Kay’s Anatomy


Do you know why your stomach rumbles when you’re hungry? Is it true that sperm swim at twenty miles an hour? Former doctor Adam Kay offers Kay’s Anatomy, whereby he guides us through the human body. We work through organ after organ, beginning with the skin. Thereafter, he breaks each subject into parts, so we learn, for example about bruises and birthmarks, why blisters should not pop, and how we’re one moving dust jacket! At the end of this subject, as in all the other organs that follow, we’ve questions, followed by a true of false (True or Poo.)

No subject is off limits. Adam Kay insists that information should be offered directly and truthfully, that it’s important for younger readers to have a good grasp of how anatomy works. The rigour, thoroughness, quality and pace of information are engrossing, while his humour makes everything more approachable and understandable. Henry Paker’s illustrations really examine and expand upon ideas and themes entertainingly too!

Bookwagon recommends Kay’s Anatomy highly, for home reading and schools. This is an essential title.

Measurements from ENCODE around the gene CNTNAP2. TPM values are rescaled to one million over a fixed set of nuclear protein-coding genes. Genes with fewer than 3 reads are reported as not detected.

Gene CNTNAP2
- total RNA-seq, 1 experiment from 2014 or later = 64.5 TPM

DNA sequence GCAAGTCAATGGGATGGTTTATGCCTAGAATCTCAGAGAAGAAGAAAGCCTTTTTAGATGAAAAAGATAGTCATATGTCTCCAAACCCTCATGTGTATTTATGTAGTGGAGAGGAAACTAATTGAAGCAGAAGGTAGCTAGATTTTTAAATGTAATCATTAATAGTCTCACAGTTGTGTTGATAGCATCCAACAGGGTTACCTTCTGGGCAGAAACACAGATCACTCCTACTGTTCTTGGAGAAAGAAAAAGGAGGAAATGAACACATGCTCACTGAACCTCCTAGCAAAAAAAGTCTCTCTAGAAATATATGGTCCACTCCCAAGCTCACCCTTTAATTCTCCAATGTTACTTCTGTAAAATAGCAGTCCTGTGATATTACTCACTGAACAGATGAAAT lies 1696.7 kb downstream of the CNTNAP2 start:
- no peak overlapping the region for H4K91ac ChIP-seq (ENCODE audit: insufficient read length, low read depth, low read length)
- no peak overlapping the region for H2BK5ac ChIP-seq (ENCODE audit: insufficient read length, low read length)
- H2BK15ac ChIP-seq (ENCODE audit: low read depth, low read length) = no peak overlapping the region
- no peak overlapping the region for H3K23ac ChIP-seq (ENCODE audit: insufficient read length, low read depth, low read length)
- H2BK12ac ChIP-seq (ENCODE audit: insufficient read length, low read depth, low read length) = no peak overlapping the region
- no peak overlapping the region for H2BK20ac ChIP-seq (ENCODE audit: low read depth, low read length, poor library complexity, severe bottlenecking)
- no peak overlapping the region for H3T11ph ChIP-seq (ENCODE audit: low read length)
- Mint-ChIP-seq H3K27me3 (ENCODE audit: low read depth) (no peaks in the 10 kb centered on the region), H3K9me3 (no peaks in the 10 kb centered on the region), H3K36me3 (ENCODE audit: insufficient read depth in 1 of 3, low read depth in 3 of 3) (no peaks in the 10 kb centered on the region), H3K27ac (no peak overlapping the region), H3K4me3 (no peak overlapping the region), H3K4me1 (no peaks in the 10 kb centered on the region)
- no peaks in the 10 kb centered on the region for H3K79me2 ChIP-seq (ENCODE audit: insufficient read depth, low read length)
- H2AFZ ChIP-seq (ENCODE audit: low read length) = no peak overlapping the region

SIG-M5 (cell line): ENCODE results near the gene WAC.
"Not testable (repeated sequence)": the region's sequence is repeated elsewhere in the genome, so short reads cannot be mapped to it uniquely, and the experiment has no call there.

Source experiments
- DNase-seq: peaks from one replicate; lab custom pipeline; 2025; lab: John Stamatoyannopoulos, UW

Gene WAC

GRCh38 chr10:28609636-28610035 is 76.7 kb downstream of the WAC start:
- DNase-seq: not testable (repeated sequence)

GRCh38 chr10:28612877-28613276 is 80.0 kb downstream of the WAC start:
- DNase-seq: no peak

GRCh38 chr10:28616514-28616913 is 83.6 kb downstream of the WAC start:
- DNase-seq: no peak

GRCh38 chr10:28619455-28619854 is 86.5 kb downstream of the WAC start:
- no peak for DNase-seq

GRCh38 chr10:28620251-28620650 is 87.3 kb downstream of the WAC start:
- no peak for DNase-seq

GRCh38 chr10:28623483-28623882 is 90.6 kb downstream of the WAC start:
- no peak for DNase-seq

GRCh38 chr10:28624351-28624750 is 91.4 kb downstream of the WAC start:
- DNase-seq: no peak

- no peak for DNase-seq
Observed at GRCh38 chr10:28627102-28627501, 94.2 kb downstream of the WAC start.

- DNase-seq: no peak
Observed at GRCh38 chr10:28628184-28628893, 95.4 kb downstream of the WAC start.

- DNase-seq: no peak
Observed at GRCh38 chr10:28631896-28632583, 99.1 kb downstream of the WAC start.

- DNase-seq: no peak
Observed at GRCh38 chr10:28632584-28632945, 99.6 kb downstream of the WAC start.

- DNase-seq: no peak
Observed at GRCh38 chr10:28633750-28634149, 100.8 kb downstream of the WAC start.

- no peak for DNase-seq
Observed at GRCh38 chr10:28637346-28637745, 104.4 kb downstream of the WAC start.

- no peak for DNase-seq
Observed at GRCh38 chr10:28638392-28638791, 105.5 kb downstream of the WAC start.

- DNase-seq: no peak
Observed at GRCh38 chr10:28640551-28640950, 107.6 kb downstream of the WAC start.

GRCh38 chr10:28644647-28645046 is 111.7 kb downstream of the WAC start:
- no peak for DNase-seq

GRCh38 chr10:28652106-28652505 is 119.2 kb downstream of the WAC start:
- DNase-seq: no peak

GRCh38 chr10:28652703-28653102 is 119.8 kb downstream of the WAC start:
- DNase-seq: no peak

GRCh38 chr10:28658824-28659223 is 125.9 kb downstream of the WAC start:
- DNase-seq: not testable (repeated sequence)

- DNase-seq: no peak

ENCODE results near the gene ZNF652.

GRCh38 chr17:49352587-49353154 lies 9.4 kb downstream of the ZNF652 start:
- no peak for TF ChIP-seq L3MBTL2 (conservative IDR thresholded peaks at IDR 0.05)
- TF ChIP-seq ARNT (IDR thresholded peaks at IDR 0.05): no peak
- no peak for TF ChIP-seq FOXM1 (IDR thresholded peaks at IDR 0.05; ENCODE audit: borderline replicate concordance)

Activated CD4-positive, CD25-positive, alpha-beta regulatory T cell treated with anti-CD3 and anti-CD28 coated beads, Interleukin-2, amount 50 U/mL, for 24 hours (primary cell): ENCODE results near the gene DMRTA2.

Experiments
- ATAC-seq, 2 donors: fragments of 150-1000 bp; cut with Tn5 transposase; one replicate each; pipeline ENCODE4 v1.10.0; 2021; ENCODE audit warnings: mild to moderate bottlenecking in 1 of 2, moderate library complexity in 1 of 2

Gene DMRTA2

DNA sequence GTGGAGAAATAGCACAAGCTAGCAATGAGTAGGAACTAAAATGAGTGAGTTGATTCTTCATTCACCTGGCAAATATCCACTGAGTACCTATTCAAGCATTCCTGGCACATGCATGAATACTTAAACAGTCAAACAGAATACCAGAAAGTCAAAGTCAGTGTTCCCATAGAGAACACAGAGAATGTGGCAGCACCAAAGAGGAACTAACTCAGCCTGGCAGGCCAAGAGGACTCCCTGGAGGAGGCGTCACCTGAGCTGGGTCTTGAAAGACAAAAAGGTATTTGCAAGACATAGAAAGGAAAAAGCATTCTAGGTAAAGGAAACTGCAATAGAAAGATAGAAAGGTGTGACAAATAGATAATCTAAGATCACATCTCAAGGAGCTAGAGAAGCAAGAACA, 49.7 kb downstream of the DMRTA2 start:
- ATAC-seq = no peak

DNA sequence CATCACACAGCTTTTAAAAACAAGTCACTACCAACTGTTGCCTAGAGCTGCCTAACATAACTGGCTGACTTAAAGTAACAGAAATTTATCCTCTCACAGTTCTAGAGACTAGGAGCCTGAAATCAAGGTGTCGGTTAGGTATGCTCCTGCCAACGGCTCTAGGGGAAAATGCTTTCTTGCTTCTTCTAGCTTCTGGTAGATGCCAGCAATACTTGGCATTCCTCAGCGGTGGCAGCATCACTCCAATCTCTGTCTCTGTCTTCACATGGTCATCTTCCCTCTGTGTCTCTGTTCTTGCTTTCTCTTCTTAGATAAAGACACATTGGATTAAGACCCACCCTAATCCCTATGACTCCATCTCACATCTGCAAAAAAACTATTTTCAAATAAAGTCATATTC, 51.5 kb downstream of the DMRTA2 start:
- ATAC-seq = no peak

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Kay’s Anatomy

A complete (and Completely Disgusting) Guide to the Human Body

Adam Kay, illustrated by Henry Paker

(Penguin Random House) 

Kay’s Anatomy doesn’t hide from telling the truth. This guide book offers the substance about what makes us tick. Thereafter, Adam Kay ‘takes us through the body, organ by organ’. There’s a degree of delight and fascination in the tone of this former doctor’s writing that is inspirational, while the humour entices.
Therefore, we read such information as red blood cells being ’round but sightly squished and flattened, like a wine gum you’ve accidentally sat upon‘. Yet Adam Kay goes further and explains the function of each organ, so we understand why and how each work and interact. Therefore as we read along, information is repeated that we understand anew, e.g., that bones make blood cells.
There are (sort of) apologies for the more technical information such as a list of all the layers of the bone, but recognition that this is important. This importance is why Adam Kay explains the body in such engrossing detail. Furthermore, it means that we believe and understand what he tells us.
I love the way that at the end of each subject, a Q & A is included: ‘Kay’s Kwestions‘. We learn why steam comes off wee, why women’s feet get bigger when they’re pregnant, or that astronauts breathe wee!
Rather like The Speed of Starlight: How Physics, Light and Sound Work, Kay’s Anatomy held me gripped. I learned so much from this brilliant book, despite not being the target market. I love its tone, pace, quality and depth of information, and its purpose. Kay’s Anatomy is an essential book for home and school reading.


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